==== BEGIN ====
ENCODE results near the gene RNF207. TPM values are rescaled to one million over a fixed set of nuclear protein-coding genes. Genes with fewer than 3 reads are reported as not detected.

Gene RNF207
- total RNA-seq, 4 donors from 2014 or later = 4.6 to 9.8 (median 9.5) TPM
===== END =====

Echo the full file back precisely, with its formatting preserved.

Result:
ENCODE results near the gene RNF207. TPM values are rescaled to one million over a fixed set of nuclear protein-coding genes. Genes with fewer than 3 reads are reported as not detected.

Gene RNF207
- total RNA-seq, 4 donors from 2014 or later = 4.6 to 9.8 (median 9.5) TPM